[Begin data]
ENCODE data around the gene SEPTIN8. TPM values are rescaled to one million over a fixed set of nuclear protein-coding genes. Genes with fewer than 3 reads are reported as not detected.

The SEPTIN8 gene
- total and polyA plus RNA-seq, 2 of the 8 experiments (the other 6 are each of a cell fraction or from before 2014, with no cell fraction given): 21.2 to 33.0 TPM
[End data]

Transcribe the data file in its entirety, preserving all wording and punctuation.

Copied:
ENCODE data around the gene SEPTIN8. TPM values are rescaled to one million over a fixed set of nuclear protein-coding genes. Genes with fewer than 3 reads are reported as not detected.

The SEPTIN8 gene
- total and polyA plus RNA-seq, 2 of the 8 experiments (the other 6 are each of a cell fraction or from before 2014, with no cell fraction given): 21.2 to 33.0 TPM